A few things contributed to the down fall of Old Town Mall. First, the opening of Harborplace and the Gallery at the Inner Harbor. Although the glitzy new shops of the Inner Harbor didn't cater to the same market as Old Town Mall, there was a definite drop off in patronage. Second, crime since Old Town Mall is located in the middle of several low income housing development crime was almost inevitable. At this point I'd like to list just how many public housing developments are near Old Town Mall they are or in cases were; Flag House Courts, Lafayette Courts, Broadway Homes, Douglass Homes, Somerset Homes and Extention, Monument House, Latrobe Homes, Clay Courts, and Lester Morton Courts. This bring me to my third factor HOPE VI. Although HOPE VI helped with crime and blight in its targeted developments, it lowered the density in its targeted developments at the same time. Fewer people living near the area means fewer shoppers. Since the 1990s there have been proposals to redevelop Old Town Mall but nothing has to come to fruition. Lots of high hopes for the future turned into broken promises. Old Town Mall is about 70% vacant according to a recent article.One reason plans haven't left the drawing board is because they only contain the small pedestrian mall. What needs to be done is take a comprehensive look at the mall and the surrounding neighborhoods.My plan for redevelopment includes the entire Old Town Neighborhood, Penn Fallsway, and Douglass Homes. Current conditions can't support the businesses of Old Town Mall, so we change current conditions. Old Town is a neighborhood comprised almost exclusively of public housing, Penn Fallsway is nothing but office buildings with sprawling almost suburban like surface parking lots. Douglass Homes, located in the Dunbar Broadway neighborhood, which according to the 2000 census has a 40% vacancy rate. There are many things that can be favorable to this area. First, in Penn Fallsway there are many surface parking lots that can be used to increase density. Second, its proximity to Downtown.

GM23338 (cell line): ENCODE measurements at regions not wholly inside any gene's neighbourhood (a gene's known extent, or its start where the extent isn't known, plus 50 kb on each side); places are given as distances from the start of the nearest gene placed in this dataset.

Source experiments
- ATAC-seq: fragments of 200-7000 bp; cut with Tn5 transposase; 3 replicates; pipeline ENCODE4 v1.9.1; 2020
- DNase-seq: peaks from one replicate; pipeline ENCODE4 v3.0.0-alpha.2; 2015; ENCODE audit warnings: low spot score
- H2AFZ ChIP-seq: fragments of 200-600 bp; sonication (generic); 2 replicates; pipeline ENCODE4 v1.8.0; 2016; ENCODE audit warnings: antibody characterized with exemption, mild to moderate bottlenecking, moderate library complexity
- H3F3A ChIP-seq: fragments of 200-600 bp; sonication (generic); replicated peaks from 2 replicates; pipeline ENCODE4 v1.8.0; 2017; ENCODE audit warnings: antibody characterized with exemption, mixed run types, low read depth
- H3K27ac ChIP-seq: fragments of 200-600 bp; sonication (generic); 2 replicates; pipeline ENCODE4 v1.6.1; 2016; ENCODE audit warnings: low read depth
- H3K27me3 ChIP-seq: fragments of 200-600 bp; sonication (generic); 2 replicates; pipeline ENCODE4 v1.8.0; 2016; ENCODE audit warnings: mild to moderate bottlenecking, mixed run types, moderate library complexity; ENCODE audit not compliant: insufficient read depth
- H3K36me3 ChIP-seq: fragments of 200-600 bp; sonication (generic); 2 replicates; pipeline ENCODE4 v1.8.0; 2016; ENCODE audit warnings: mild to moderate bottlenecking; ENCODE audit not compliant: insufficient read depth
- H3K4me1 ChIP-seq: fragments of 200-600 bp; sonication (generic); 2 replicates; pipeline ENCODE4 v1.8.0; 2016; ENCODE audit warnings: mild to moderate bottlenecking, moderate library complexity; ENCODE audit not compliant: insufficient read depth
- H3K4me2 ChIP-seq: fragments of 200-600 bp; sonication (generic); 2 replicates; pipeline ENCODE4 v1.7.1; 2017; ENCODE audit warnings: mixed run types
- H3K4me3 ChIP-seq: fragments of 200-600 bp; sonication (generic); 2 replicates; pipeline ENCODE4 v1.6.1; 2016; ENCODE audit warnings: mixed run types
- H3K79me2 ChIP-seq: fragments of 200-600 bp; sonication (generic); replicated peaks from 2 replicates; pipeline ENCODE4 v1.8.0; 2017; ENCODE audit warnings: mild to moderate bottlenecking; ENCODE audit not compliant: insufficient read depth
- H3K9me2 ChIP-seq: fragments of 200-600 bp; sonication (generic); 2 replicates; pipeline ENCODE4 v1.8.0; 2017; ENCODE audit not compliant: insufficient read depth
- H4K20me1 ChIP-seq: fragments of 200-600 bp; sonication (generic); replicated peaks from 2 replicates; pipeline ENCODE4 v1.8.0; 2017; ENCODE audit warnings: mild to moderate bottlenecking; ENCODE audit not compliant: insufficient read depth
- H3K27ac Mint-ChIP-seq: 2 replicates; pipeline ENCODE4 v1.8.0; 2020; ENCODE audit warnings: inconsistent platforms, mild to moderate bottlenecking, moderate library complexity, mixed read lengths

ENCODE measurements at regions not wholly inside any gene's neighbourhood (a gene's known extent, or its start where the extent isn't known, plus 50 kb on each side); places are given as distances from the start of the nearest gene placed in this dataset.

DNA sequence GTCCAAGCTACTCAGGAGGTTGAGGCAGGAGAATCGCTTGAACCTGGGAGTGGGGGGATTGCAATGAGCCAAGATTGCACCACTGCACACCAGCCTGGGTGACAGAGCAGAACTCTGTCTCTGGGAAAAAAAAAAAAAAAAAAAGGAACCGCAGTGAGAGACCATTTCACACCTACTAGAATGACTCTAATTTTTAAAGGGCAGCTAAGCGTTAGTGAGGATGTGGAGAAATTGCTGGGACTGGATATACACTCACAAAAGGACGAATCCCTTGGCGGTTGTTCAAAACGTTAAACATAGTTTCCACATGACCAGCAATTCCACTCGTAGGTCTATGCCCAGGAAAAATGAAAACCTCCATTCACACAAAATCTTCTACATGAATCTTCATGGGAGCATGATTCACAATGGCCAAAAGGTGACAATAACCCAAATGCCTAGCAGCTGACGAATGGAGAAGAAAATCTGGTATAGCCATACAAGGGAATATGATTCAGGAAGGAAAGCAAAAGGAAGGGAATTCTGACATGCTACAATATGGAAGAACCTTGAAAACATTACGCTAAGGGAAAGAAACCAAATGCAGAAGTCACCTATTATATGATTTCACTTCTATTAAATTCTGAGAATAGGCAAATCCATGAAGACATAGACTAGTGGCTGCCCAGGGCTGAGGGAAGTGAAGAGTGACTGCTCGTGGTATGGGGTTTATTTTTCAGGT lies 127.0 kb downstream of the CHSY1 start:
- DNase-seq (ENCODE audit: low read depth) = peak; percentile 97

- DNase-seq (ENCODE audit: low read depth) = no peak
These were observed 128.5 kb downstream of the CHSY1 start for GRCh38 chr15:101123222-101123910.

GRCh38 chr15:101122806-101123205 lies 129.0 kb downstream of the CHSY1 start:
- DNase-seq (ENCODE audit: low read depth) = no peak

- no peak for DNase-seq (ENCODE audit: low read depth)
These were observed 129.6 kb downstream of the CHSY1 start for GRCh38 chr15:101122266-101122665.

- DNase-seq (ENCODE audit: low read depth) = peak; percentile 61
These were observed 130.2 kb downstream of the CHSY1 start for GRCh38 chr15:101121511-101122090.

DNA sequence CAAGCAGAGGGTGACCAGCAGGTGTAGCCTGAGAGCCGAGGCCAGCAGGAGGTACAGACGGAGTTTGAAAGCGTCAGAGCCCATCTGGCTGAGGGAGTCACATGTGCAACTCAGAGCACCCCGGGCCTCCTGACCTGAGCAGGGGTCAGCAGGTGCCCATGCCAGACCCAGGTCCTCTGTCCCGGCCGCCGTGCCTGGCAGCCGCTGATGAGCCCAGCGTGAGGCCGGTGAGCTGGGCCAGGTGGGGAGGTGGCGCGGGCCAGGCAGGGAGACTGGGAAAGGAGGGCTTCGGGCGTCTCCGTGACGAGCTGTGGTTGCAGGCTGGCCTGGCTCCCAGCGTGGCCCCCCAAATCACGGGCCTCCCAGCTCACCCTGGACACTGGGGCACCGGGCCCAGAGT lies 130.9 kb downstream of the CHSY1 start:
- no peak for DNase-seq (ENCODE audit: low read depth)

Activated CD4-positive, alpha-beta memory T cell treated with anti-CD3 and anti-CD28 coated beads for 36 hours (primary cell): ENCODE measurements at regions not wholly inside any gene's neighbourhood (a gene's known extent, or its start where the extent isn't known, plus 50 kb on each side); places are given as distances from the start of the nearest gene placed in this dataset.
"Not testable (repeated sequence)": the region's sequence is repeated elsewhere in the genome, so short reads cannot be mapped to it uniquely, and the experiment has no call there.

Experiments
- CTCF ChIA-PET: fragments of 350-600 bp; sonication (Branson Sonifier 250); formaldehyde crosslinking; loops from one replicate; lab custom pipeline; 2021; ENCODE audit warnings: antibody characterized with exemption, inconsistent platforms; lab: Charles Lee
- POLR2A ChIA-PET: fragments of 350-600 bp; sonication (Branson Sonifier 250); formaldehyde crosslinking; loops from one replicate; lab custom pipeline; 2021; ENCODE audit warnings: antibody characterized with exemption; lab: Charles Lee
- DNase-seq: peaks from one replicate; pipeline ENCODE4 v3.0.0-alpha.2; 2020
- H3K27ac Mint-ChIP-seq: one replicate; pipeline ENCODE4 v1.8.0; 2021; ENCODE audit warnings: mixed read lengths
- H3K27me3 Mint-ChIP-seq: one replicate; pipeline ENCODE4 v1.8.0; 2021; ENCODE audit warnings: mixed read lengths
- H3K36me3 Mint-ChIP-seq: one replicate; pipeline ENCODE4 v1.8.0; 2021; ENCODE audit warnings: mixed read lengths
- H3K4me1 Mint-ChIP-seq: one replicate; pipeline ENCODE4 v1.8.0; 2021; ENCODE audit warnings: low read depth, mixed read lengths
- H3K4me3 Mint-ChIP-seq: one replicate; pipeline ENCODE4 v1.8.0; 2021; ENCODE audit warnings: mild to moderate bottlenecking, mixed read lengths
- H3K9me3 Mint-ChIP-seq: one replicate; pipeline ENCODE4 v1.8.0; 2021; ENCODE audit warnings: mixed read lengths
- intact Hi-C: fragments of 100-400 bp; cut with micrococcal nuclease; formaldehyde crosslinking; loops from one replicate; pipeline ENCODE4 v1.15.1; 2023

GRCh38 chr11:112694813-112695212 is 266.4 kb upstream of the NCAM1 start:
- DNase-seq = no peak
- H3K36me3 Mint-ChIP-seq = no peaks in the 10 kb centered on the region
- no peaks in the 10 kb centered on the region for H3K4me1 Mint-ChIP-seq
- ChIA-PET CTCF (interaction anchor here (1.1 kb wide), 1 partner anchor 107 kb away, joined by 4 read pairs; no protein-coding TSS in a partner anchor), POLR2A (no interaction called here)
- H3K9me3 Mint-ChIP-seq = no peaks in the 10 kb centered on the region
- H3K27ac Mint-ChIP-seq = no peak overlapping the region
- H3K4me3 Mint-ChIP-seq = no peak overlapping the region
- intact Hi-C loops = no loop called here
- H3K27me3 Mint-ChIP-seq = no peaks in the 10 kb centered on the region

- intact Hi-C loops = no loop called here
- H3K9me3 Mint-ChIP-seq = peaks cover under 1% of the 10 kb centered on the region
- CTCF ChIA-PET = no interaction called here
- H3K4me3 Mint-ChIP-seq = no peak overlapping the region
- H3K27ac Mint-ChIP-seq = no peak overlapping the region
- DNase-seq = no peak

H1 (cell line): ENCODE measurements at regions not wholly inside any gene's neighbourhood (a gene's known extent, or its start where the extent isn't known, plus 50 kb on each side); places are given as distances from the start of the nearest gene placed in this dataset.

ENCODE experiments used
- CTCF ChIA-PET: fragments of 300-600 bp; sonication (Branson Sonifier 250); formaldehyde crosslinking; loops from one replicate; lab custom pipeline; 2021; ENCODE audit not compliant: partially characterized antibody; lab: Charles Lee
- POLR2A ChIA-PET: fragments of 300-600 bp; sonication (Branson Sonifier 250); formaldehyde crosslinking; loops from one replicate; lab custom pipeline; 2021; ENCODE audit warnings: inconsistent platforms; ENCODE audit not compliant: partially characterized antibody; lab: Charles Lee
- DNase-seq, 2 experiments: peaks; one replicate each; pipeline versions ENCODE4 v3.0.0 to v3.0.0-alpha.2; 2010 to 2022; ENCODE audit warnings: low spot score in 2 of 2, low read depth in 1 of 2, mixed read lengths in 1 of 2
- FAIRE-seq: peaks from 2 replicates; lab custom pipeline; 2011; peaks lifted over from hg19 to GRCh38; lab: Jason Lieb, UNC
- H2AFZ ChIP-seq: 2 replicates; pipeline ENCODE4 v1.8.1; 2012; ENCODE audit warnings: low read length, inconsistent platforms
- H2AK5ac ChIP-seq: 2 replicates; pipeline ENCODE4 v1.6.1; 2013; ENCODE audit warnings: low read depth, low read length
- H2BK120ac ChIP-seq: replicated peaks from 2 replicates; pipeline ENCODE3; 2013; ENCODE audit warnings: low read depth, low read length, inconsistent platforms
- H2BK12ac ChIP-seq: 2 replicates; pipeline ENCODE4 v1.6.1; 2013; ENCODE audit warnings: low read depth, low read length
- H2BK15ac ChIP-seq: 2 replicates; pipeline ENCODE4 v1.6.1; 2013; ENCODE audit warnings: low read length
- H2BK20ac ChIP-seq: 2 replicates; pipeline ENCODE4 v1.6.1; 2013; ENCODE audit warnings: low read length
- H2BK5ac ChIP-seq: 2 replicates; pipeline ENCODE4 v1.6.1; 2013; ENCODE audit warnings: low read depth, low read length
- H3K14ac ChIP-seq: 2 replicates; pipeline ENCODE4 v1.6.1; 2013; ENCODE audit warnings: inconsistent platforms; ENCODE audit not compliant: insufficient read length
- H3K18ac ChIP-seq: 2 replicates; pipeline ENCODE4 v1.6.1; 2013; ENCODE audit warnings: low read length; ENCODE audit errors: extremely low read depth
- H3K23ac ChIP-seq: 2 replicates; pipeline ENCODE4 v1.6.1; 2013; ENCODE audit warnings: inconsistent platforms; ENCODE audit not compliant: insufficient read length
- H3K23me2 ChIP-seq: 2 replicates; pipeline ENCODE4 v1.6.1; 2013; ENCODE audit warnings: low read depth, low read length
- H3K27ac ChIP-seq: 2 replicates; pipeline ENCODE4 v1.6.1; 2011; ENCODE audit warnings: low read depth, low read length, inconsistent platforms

The proposed demolition of the Jones Falls Expressway will make this area an extension of Downtown. Third, the proximity to mass transit. The Metro Subway runs underground and has a stop at the Shot Tower and Johns Hopkins Hospital. My plan includes creating an Old Town Mall station in between the two. Fourth, lack of historical buildings. The blight elimination of the 1960s and 1970s that created these deep concentrations of public housing and poverty demolished many buildings that could have been considered for historic designation. Old Town Mall and its suroundings today will hardly be missed. Lastly, the East Baltimore Biotech Park. The East Baltimore Biotech Park will have a domino effect on surounding areas thus creating a demand for housing of all types.Normally when public housing is demolished what goes in its place are fewer housing units at a lower density. In this case it will be just the opposite. When you add up the number of units demolished in Douglass Homes, Somerset Homes and Extension, Monument House and Latrobe Homes the number is staggering. Although the end result will mean fewer public housing units the overall number of units will be higher. The new development will use the traditional urban grid and contain mid to high rise apartments, condos, office buildings and a hotel, all with ground floor retail and underground parking garages. In short the site will be mixed use in and mixed income with some public housing units sprinkled throughout. Unlike Old Town and Penn Fallsway the Douglass Homes site will feature town homes with two floors stacked on top of each other for a total of four floors per structure. Since the Old Town Mall area isn't too close to the harbor it can get away with taller buildings. Baltimore's skyline will surely expand and cover more ground once complete.Now what would you do with Old Town Mall? I look forward to watching your responses on You Tube!